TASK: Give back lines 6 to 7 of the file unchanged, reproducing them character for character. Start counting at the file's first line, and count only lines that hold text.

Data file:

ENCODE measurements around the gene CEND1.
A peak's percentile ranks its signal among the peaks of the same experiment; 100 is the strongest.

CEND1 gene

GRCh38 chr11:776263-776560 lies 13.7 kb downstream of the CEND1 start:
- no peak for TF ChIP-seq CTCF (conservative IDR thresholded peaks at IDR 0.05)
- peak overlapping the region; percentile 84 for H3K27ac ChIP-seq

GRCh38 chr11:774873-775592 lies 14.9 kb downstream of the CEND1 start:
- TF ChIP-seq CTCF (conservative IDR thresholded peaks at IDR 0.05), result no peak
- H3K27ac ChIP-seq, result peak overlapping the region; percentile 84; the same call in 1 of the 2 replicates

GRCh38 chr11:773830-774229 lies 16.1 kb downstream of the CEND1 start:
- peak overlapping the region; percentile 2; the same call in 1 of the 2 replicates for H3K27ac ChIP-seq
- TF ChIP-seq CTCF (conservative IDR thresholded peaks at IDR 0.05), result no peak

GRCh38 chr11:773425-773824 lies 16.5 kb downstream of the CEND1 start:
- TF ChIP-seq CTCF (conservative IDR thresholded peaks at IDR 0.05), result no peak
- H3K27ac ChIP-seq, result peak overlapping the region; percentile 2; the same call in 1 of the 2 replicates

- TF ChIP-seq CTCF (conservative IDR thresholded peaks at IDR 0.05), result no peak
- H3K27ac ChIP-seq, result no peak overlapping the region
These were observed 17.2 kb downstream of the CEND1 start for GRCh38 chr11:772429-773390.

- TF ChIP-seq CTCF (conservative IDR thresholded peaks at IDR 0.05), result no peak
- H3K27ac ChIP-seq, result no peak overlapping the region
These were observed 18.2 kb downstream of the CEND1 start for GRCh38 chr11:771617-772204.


- peak overlapping the region; percentile 84 for H3K27ac ChIP-seq

GRCh38 chr11:774873-775592 lies 14.9 kb downstream of the CEND1 start: